Introduction: Mr. Jaquel Costume (Modern Day Anubis)

Picture of Mr. Jaquel Costume (Modern Day Anubis)

A few years ago I read the novel American Gods by Neil Gaiman and in it Anubis (an ancient Egyptian deity) is in modern times working at a funeral parlor preparing the dead for their funerals (and going by the name Mr Jaquel).  The image of Anubis wearing a suit popped into my head this year and was too cool to pass up so I decided to go for it and all things considered it turned out pretty cool and was cheap to boot (around $20 because I had most of the materials already).


List of Materials:
White Glue (I used Elmer's)
Vinegar
Plaster of Paris
Plastic Half Mask
Clear Tape
Shop Towels (heavy paper towels)
Matte Black Spray Paint
Black Feathers (large and small)
Banister Post
Scrap Piece of Wood
Bolt or Long Screw

Tools:
Drill
Abrasive Pad
Hot Glue Gun
Scissors
Paint Brushes

Clothing:
I chose a black suit and tie with a white collared shirt and suspenders.  I already had the tie, suspenders and black shoes.  The other clothing I picked up for $12 at a local thrift store.

Step 1: Making the Frame

Picture of Making the Frame

I chose poster board because it is cheap and easy to cut and shape.  I used a trial and error system of cutting the general shape of each piece of board and seeing how it looked on the plastic half mask, making adjustments as necessary.  Once I found a shape that worked I traced it to the board and duplicated it for the other side.  There are seven pieces total for the front in this step: each ear, each cheek, the forehead, and the two nose pieces.  On the back I added a piece to each ear, each a little larger that front and bent to meet the edges so it would make them thicker.

Step 2: Adding the Muzzle

Picture of Adding the Muzzle

I began the muzzle by taping two rectangular pieces of board to the chin and bridge of the nose, connecting them at the tip of the nose.  I then went back in and added some more pieces of board connecting the bridge of the nose to the long muzzle.  There was one piece on top and two on each side connecting the cheeks to the bridge of the nose.

After that I cut two pieces of paper board and bent them into a round shape for the muzzle sides before taping them in place.

Step 3: Begin Paper Macheing

Picture of Begin Paper Macheing

I used two recipes for the paper mache and gesso, both of which I found in the book How To Make Masks by Jonni Good.

Plaster Based Paste:
Mix:
1/4 cup of white glue
1 tablespoon of cold water
1 teaspoon of vinegar
Mix in:
1/4 cup of plaster of Paris

A warning, you will get your hands dirty (plus any work surface), so be sure to have a bowl of water and a towel nearby.  I used a bowl of water to get most of the plaster off my hands because I didn't want to wash it down the sink.

Start by tearing your shop towels in half and soaking them in water.  Make sure to ring them out.  Place the damp towel on your mask's frame and smooth out the towel as best you can starting with the front of the mask.  Now paint on the plaster paste.  I let it sit for about 15 minutes before doing the same to the back of the mask.  After letting it dry I added another layer to the front so it was more sturdy.

Step 4: Adding the Gesso

Picture of Adding the Gesso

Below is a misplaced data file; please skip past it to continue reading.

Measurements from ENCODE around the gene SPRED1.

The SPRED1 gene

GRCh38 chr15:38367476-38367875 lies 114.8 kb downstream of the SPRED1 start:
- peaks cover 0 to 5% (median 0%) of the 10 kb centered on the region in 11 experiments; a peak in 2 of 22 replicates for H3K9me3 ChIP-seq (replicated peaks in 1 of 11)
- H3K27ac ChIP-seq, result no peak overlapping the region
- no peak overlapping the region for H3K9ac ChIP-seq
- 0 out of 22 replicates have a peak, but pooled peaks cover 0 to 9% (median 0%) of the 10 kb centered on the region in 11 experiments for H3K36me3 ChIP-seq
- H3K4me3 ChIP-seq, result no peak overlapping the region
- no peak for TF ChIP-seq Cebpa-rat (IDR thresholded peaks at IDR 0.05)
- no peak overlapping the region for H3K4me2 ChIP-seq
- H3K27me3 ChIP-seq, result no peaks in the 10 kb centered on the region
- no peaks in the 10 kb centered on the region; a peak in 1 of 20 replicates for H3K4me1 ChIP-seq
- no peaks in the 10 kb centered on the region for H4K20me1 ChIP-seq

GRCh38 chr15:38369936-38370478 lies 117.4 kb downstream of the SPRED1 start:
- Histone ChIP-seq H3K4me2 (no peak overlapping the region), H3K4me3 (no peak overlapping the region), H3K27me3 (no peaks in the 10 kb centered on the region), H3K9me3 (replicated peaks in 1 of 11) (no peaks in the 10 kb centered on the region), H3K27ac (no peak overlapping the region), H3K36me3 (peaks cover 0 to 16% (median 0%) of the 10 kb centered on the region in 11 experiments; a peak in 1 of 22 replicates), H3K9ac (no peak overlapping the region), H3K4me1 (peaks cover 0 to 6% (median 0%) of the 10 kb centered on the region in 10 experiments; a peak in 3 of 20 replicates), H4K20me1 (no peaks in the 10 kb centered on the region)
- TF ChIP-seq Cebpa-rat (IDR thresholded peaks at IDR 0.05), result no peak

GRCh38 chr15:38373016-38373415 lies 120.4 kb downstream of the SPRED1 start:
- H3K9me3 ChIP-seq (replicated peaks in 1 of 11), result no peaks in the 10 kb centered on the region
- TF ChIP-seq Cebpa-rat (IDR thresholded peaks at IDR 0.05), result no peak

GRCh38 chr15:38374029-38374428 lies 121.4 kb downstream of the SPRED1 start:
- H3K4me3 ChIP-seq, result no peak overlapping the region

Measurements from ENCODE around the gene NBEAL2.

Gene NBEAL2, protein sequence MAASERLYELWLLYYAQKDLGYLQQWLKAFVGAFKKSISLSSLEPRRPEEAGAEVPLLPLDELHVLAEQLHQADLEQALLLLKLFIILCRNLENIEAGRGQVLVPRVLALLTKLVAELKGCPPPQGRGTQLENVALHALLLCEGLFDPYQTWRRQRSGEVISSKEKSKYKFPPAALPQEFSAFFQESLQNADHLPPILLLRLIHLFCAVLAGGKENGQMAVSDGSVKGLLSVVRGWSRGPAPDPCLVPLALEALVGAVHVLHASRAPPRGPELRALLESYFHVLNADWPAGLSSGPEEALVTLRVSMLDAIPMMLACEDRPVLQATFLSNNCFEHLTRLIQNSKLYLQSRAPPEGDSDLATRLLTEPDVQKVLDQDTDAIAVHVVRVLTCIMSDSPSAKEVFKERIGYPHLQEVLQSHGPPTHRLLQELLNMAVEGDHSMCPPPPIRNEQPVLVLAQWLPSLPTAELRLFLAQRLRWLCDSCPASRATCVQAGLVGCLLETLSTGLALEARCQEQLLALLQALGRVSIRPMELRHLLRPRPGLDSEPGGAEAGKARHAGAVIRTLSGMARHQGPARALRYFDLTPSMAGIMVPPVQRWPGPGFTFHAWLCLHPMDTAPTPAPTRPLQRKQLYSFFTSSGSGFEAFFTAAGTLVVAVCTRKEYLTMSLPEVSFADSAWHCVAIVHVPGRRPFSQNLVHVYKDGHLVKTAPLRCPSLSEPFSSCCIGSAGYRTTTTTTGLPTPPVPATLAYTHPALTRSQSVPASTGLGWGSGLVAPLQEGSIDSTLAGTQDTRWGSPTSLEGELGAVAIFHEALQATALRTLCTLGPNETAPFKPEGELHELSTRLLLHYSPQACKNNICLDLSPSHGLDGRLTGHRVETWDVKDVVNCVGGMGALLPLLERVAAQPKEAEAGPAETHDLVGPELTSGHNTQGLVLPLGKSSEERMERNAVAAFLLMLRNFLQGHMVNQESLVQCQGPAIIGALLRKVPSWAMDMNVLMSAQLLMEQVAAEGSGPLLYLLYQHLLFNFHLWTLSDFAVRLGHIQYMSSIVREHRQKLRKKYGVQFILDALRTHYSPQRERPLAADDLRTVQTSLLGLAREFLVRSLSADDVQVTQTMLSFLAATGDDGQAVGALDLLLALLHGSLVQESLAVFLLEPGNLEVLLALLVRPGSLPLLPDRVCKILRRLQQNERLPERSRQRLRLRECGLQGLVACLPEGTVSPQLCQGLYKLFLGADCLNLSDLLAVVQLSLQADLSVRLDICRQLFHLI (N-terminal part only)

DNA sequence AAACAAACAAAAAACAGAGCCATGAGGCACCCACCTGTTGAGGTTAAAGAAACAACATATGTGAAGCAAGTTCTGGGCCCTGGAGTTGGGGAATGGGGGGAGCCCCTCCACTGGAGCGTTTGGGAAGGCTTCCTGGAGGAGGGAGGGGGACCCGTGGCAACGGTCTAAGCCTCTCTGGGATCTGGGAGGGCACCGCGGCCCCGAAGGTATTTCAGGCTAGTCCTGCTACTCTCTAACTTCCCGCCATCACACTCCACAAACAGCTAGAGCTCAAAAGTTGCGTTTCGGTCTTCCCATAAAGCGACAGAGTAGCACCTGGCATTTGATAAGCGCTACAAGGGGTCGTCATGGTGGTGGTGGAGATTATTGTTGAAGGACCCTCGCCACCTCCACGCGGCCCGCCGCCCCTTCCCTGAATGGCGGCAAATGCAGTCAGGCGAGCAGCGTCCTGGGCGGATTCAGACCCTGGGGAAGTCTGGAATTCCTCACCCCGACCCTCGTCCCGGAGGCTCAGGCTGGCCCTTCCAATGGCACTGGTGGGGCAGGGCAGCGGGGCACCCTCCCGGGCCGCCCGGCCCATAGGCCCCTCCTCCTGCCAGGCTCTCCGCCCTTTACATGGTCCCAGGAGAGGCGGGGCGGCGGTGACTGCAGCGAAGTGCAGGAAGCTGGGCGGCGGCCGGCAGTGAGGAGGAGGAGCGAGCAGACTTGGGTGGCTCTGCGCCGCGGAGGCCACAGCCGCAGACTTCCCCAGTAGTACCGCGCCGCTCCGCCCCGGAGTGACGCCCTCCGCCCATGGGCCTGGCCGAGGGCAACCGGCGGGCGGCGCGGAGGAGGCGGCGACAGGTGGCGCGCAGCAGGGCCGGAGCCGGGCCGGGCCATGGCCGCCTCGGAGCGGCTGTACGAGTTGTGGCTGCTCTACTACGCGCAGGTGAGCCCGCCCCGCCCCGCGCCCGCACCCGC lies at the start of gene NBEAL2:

The gesso will help to smooth out some of the bumps on the mask and provides a nice painting surface.

Plaster Based Gesso

Mix:
1 tablespoon of white glue
2 teaspoons of water
2 tablespoons plaster of Paris
1/4 teaspoon of vinegar

Once mixed, paint the mask with the gesso and let dry (you may have to make more gesso depending on the size of the mask).

Step 5: Painting the Mask

Picture of Painting the Mask

After it is completely dry the mask should be pretty hard and ready for painting.  If you have any bumps that you want to soften before painting use a dish washing abrasive pad or a wet sponge to smooth them out.  After painting most imperfections don't show much.

Place your mask on a surface you don't mind getting spray paint on and paint away.  I used a matte black spray paint and took my time to get all the tricky spots (like around the eyes).  After about half an hour the top was dry and I began painting the back.  I was a little worried I would be smelling paint the whole time I wore the mask but after a few days of drying it didn't smell at all.

Step 6: Making the Cane

Picture of Making the Cane

I had a banister post left over from when I used them for table legs and figured it would make a pretty good cane.  After removing the nub at the top and shortening the bottom to a desirable height (I cut off about an inch) I drilled a hole in the center of the top.

Next I drilled a whole in a piece of scrap wood (again, part of a banister post) about 3/4 of an inch off center to give it that cane shape.  I then put the two pieces together with a spare bolt I had lying around.

Optionally I gave thought to leaving the nub on the top and using it as a base to attach the head but I didn't have a drill bit that big.

After spray painting it matte black (it was easiest just to stand it up in the dirt while painting), I hot glued some large and small feathers to the head of the cane.  I I glued the large feathers on first and then filled in the rest of the area with small feathers.

Step 7: Ready for a Night on the Town

Picture of Ready for a Night on the Town

With the costume complete I placed the large feathers I had left in my breast pocket.  Why the feathers?  Well one of Anubis's duty's was to weigh the heart of the dead against the weight of an ostrich feather.  If the heart was lighter than the feather, the soul could pass into the afterlife, if it was heavier, it got devoured by Ammet.

Hope you liked it and happy Halloween!

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Bio: To see more of my work, be it wood, painting, or other stuff, find me on Instagram at AMATEURHOUR87.
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